March 2019

What can you trust? Trust is one of the casualties of divisiveness, of the political chaos in Washington and other world capitals, and of increasing worry about climate change. Trust is something we must keep discovering among one another.

In April of last year we welcomed Irida as our sanctuary guest. We had voted to offer sanctuary to an immigrant facing deportation, should we be asked. We had planned and prepared. We knew the path ahead was uncharted, but we didn’t know what we didn’t know. We trusted each other to do the best we could.

Irida came to us through the Pioneer Valley Workers Center, days from a deportation hearing for which she had been told to come passport in hand. A PVWC immigration lawyer thought there were approaches to get her legal case reopened and favorably resolved. PVWC would help find someone to take her case. Laurie Loisel, Craig Dreeszen, Cathy Lilly and I met with Irida in her home, and later gathered in Cathy’s Westfield living room. Could we welcome someone with a family? How long might her stay with us last? The congregation’s trust was in our hands. We consulted our minds and listened to our hearts.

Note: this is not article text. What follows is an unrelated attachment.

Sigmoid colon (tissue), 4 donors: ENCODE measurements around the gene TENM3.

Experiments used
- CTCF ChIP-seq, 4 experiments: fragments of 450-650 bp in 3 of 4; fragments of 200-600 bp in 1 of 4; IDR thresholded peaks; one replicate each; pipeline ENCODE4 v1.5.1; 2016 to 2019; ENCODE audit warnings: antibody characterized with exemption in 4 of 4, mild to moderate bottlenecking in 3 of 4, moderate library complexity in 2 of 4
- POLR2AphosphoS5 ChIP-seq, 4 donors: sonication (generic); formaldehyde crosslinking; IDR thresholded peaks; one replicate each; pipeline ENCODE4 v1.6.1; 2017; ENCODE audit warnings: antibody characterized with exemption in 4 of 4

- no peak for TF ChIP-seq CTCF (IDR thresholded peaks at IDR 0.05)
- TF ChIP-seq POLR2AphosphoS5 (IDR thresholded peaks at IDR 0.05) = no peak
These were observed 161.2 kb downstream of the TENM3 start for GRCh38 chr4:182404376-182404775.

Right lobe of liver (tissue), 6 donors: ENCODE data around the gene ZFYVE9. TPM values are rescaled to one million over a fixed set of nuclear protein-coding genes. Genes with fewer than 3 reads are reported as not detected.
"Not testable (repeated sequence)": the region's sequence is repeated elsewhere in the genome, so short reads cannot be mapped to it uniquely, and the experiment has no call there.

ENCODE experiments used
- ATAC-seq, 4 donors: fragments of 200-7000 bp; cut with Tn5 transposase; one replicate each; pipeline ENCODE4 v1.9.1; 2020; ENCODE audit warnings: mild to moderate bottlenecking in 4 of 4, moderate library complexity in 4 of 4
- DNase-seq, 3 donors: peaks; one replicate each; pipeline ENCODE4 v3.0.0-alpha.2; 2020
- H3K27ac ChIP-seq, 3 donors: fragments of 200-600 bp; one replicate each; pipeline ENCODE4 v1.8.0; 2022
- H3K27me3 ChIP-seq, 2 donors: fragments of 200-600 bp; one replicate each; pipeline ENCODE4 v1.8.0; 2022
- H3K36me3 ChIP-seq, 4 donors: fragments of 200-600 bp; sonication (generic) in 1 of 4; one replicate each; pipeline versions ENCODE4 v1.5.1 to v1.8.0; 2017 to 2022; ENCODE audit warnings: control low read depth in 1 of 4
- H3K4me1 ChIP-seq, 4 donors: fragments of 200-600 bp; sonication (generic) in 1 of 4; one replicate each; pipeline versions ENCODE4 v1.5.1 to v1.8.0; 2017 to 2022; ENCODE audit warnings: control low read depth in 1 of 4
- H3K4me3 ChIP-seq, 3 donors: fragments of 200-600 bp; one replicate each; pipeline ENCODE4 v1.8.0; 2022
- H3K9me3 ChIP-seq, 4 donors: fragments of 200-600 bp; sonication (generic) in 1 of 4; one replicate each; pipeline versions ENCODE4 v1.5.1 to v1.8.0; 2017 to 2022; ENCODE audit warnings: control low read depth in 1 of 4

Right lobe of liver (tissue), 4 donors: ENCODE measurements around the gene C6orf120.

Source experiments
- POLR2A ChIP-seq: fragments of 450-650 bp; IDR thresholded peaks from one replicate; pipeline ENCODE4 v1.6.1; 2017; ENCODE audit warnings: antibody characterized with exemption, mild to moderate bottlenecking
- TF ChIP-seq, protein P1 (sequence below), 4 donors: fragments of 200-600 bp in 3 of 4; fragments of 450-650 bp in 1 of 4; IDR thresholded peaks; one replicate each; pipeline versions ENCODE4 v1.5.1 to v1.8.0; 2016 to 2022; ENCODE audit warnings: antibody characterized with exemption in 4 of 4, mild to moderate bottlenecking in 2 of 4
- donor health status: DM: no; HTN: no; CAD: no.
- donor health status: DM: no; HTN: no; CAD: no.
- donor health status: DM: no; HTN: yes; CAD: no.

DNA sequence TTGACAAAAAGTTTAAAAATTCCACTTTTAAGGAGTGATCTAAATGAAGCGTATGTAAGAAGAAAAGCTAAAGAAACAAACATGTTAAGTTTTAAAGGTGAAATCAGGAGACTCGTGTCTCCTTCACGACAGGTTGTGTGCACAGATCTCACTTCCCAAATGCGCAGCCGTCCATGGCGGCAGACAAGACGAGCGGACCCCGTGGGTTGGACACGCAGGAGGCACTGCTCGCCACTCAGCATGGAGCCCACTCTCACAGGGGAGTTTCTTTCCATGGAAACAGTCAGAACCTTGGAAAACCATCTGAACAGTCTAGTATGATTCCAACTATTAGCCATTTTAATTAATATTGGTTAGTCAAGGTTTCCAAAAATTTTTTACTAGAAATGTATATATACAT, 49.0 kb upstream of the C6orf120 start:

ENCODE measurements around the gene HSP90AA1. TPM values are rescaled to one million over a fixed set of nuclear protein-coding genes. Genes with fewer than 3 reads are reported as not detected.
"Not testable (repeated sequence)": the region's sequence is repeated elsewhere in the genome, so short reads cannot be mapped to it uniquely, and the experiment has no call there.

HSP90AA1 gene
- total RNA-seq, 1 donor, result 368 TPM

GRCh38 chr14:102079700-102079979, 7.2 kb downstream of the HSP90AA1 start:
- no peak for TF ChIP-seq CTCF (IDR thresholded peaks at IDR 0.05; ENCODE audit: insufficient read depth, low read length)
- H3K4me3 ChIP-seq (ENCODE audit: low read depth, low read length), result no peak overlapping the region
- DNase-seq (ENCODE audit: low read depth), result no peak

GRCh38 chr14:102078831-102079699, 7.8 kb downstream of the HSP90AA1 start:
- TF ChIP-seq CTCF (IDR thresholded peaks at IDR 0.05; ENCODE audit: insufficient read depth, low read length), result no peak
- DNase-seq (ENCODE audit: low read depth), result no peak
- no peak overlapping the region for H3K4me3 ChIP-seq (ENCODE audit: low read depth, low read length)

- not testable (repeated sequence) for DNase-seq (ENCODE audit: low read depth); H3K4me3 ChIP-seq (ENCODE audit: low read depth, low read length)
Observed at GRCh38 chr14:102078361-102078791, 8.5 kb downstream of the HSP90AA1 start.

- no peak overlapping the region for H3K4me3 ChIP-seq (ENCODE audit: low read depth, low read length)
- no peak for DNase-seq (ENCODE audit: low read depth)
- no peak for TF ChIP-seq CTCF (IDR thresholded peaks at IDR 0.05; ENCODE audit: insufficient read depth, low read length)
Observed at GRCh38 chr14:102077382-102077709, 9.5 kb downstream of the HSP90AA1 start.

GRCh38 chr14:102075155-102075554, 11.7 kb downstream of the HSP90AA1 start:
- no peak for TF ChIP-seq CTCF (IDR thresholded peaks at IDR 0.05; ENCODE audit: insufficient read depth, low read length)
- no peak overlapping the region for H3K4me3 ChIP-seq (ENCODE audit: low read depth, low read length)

Nearly a year later, Irida is still with us. She has a good lawyer. It has taken time to compile the documents they feel will give her a strong case. They are getting close. We, and she, don’t know what the timing or outcome will be.

We and she worry about that outcome. We and she worry about the unceasing need for contributions of time and money and forbearance, about the strain on our spirits and will.

We know that Irida trusts us to continue to care and to hold her in her uncertainty and fear – the unthinkable strain on her spirits and will. What can we trust? We can trust the sustaining power of the commitment we made and are keeping. We can trust that when one of us is tired and needs respite, someone else will step forward. We can trust that our many community partners and supporters will stand with us. We can trust our values and principles, as people of faith, and our sense of justice.

I believe our work together has strengthened us as a congregation. I believe we can trust our strength. Every day, we and our community partners engage in countless acts of love as we shop and cook for, schmooze, laugh and play with, comfort and encourage and learn from Irida and her family. Countless amazing, grace-filled acts of love, both given and received. We can and must trust that love.

I am honored and grateful to be your minister.Janets signature